Archive for May, 2014

In the run-up to the elections on 20th May 2014, I am watching with anticipation. There are twelve candidates running in the presidential elections with four front runners; Joyce Banda (Peoples Party), Lazarus Chakwera (Malawi Congress Party), Atupele Muluzi (United Democratic Front), and Peter Mutharika (Democratic Progressive Party).

Joyce Banda is the current President; she assumed power after Bingu Wa Mutharika died whilst in office. Her move into the role of President was contentious as the time and since assuming the role, she has devalued the kwacha by nearly 50% and has re-secured support from donor countries and the IMF which had been withdrawn under the previous regime. Forex is no longer so difficult to get, tobacco prices have risen and there are no longer severe fuel shortages like there were in 2011. However, Banda was never actually elected, as Vice President it was the constitution that ensured she became president when her predecessor died.

Watching the election campaign from a distance, the colours of the PP and DPP, dominate the news headlines and it feels a little like this is a Banda v’s Mutharika race. Peter Mutharika is the brother of former president Bingu Wa Mutharika and is now the DPP candidate for the 2014 elections. He was allegedly involved in the plans to bypass the constitution after his brother’s death, to prevent the succession of Joyce Banda to the presidency. The DPP dominate in the southern region of Malawi, however they have the memory of Bingu’s final years in government overshadowing their campaign.

The Afro-barometer report on the upcoming Malawi elections surveyed adults of voting age and “based on the stated voting intentions of adult Malawians some six to eight weeks before the May 20, 2014 elections, their report stated the outcome of the elections is too close to call” (1). The below pie chart, taken from the Afro-barometer survey, illustrates how those asked would vote.

Malawi Election Pie Chart (2)

Whilst it is maybe too close to call, all the candidates for the Presidential elections have signed a Peace Declaration (2). The PAC (Public Affairs Committee Peace Declaration titled: Take a Stand against Violence in Malawi During and After Elections; hopes to engage the election candidates in ensuring a peaceful and democratic election and a process afterwards which is for the good of Malawi.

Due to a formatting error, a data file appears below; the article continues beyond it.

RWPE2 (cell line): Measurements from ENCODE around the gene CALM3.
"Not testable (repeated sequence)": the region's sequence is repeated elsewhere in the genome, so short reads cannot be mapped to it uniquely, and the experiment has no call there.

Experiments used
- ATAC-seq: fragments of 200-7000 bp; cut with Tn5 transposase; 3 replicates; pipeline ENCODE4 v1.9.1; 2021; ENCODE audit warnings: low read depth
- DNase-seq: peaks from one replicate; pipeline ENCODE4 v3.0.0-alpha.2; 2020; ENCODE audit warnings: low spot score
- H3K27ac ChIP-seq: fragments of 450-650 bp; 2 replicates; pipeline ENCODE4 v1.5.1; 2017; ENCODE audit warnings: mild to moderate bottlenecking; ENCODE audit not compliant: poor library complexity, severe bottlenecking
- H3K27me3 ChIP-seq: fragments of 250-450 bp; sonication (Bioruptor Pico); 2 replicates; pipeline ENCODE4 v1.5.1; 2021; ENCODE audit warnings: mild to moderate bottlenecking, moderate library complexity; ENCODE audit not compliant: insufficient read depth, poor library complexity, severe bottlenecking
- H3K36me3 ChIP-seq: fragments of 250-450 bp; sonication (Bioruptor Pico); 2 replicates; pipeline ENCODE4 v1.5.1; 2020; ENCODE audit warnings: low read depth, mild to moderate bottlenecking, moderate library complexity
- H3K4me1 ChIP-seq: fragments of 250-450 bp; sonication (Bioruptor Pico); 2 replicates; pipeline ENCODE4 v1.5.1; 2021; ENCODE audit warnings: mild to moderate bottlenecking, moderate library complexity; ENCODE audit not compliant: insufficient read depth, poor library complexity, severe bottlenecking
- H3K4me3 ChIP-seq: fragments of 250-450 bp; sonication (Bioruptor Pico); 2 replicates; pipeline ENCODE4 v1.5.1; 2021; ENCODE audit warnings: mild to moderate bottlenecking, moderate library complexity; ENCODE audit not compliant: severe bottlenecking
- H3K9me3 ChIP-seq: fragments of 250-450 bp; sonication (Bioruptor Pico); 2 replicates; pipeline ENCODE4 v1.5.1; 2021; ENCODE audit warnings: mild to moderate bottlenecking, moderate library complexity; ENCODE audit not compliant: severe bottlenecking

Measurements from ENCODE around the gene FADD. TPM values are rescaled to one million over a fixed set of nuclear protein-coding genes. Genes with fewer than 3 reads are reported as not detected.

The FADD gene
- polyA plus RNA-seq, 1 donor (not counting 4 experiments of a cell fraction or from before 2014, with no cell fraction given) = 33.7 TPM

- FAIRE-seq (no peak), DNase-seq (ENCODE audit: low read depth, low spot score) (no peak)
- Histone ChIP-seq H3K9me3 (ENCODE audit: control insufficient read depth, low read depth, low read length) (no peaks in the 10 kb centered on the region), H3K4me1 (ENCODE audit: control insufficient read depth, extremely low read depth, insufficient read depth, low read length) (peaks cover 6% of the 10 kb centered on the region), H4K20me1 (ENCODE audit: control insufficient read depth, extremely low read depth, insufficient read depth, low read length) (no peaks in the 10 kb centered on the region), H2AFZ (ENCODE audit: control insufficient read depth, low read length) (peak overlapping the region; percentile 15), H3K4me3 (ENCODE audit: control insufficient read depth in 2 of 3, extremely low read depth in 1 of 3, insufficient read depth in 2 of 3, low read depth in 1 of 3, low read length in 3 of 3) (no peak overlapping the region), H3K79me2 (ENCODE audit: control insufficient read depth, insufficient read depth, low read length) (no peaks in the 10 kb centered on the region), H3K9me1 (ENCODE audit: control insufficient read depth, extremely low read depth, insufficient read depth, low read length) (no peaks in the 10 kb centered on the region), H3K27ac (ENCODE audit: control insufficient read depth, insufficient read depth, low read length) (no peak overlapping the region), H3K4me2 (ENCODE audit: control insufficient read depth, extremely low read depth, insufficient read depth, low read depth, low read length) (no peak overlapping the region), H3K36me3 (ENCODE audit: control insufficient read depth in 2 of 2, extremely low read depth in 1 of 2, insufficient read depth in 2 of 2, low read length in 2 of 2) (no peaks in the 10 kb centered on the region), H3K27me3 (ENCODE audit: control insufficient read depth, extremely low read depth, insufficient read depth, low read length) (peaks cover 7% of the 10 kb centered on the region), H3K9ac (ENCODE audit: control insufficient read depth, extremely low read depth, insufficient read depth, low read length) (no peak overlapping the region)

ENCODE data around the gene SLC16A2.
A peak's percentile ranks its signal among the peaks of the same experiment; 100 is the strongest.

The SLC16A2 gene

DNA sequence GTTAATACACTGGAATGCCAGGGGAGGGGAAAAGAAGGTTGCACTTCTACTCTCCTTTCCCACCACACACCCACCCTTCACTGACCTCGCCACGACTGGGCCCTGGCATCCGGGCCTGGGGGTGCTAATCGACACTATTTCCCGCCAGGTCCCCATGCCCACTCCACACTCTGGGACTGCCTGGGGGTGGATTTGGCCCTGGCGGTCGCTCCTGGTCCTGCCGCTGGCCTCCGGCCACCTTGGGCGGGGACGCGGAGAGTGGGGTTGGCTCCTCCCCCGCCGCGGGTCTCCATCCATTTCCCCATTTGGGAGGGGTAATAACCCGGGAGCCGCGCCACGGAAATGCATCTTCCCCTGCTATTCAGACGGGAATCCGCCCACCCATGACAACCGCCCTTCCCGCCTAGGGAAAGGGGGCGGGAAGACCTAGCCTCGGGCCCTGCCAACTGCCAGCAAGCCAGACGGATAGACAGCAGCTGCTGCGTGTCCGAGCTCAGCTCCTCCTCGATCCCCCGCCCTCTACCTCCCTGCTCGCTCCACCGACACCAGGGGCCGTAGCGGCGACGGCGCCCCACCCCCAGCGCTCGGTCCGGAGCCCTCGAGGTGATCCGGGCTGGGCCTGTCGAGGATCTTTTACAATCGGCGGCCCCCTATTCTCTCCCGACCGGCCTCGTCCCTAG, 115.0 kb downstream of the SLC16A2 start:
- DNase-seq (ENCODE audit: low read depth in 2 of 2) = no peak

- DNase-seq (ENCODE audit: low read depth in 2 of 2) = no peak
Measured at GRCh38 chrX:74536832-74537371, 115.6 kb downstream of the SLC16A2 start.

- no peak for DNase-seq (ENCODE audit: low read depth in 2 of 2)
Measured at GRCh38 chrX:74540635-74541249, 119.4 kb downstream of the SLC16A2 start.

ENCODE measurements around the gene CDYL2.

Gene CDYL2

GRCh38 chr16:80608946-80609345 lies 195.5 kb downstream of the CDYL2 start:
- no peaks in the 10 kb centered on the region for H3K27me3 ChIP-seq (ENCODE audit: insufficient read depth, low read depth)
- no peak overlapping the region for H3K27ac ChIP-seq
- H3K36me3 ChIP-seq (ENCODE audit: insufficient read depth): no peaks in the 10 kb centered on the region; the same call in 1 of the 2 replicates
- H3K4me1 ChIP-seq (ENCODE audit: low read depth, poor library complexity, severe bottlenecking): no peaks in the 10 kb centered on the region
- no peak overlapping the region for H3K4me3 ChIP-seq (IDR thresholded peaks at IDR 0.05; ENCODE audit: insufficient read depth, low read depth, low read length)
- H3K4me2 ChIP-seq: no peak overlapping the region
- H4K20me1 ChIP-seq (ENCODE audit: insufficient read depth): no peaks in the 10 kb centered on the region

As I watch the political campaigns develop in the lead-up to the May 20 elections, I hope that they are free of violence. Of the four front runner in the election, the People’s Party continue to have a stronghold in the north, the MCP in the central region and the DPP, followed by the UDF in the southern region. Whilst the Afro-barometer poll suggests that the DPP have a slight lead, I do wonder if (or how much) the legacy of the DPP’s previous term in power and the memories of Bingu’s Government will influence their current chances. Is electing the DPP a chance Malawi can afford to take?

Reading the news, Banda has made some controversial decisions since her time as President, although she has managed to entice the international donors back to Malawi. Having made some unpopular decisions and viewed as not following through on all their promised, the PP has encountered some problems during their time in Government. The question is have they done enough to win an election?

As Election Day approaches, it looks like this 12 horse race has 4 (or maybe 2) front runners – now we have to wait and see who crosses the line first.

(1) http://www.afrobarometer.org/files/documents/dispatches/ab_r6_dispatchno1.pdf
(2) http://allafrica.com/stories/201405100138.html

By Miss Alli Coyle
PhD Candidate

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